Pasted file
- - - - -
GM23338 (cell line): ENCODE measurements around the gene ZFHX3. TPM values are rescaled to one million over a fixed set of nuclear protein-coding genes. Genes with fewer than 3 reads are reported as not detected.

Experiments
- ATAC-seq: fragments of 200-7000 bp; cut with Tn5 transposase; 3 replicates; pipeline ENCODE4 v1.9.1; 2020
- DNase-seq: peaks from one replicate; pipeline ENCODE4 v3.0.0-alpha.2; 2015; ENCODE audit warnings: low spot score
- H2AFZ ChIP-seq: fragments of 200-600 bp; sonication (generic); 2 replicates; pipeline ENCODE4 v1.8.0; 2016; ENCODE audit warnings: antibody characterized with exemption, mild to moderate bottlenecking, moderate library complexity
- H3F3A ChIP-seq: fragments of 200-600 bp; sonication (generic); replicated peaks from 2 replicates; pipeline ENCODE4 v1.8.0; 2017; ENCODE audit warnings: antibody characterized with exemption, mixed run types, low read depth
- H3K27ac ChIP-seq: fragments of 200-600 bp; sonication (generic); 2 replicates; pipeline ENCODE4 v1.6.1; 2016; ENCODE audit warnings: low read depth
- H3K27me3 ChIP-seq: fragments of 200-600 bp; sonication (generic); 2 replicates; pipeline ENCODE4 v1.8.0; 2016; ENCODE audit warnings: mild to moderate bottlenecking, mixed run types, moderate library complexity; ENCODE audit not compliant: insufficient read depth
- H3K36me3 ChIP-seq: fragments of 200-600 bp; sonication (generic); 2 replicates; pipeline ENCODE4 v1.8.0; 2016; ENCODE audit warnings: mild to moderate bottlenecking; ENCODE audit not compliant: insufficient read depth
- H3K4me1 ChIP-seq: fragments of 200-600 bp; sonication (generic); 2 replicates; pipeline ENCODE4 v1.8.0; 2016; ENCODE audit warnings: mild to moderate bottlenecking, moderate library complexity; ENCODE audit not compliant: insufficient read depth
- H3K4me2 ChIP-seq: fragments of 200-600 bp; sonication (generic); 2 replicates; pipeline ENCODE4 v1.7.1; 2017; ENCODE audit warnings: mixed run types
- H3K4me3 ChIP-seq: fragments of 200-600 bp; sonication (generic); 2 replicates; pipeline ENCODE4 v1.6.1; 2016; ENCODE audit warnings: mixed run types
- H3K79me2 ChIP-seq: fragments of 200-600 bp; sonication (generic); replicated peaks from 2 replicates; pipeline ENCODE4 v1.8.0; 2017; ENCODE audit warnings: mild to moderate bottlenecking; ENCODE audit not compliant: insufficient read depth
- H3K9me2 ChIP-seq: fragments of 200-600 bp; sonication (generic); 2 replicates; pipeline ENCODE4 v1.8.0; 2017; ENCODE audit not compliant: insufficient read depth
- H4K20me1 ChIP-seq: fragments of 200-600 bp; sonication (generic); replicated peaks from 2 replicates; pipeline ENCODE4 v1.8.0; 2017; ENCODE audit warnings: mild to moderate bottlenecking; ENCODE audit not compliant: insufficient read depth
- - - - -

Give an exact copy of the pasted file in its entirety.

GM23338 (cell line): ENCODE measurements around the gene ZFHX3. TPM values are rescaled to one million over a fixed set of nuclear protein-coding genes. Genes with fewer than 3 reads are reported as not detected.

Experiments
- ATAC-seq: fragments of 200-7000 bp; cut with Tn5 transposase; 3 replicates; pipeline ENCODE4 v1.9.1; 2020
- DNase-seq: peaks from one replicate; pipeline ENCODE4 v3.0.0-alpha.2; 2015; ENCODE audit warnings: low spot score
- H2AFZ ChIP-seq: fragments of 200-600 bp; sonication (generic); 2 replicates; pipeline ENCODE4 v1.8.0; 2016; ENCODE audit warnings: antibody characterized with exemption, mild to moderate bottlenecking, moderate library complexity
- H3F3A ChIP-seq: fragments of 200-600 bp; sonication (generic); replicated peaks from 2 replicates; pipeline ENCODE4 v1.8.0; 2017; ENCODE audit warnings: antibody characterized with exemption, mixed run types, low read depth
- H3K27ac ChIP-seq: fragments of 200-600 bp; sonication (generic); 2 replicates; pipeline ENCODE4 v1.6.1; 2016; ENCODE audit warnings: low read depth
- H3K27me3 ChIP-seq: fragments of 200-600 bp; sonication (generic); 2 replicates; pipeline ENCODE4 v1.8.0; 2016; ENCODE audit warnings: mild to moderate bottlenecking, mixed run types, moderate library complexity; ENCODE audit not compliant: insufficient read depth
- H3K36me3 ChIP-seq: fragments of 200-600 bp; sonication (generic); 2 replicates; pipeline ENCODE4 v1.8.0; 2016; ENCODE audit warnings: mild to moderate bottlenecking; ENCODE audit not compliant: insufficient read depth
- H3K4me1 ChIP-seq: fragments of 200-600 bp; sonication (generic); 2 replicates; pipeline ENCODE4 v1.8.0; 2016; ENCODE audit warnings: mild to moderate bottlenecking, moderate library complexity; ENCODE audit not compliant: insufficient read depth
- H3K4me2 ChIP-seq: fragments of 200-600 bp; sonication (generic); 2 replicates; pipeline ENCODE4 v1.7.1; 2017; ENCODE audit warnings: mixed run types
- H3K4me3 ChIP-seq: fragments of 200-600 bp; sonication (generic); 2 replicates; pipeline ENCODE4 v1.6.1; 2016; ENCODE audit warnings: mixed run types
- H3K79me2 ChIP-seq: fragments of 200-600 bp; sonication (generic); replicated peaks from 2 replicates; pipeline ENCODE4 v1.8.0; 2017; ENCODE audit warnings: mild to moderate bottlenecking; ENCODE audit not compliant: insufficient read depth
- H3K9me2 ChIP-seq: fragments of 200-600 bp; sonication (generic); 2 replicates; pipeline ENCODE4 v1.8.0; 2017; ENCODE audit not compliant: insufficient read depth
- H4K20me1 ChIP-seq: fragments of 200-600 bp; sonication (generic); replicated peaks from 2 replicates; pipeline ENCODE4 v1.8.0; 2017; ENCODE audit warnings: mild to moderate bottlenecking; ENCODE audit not compliant: insufficient read depth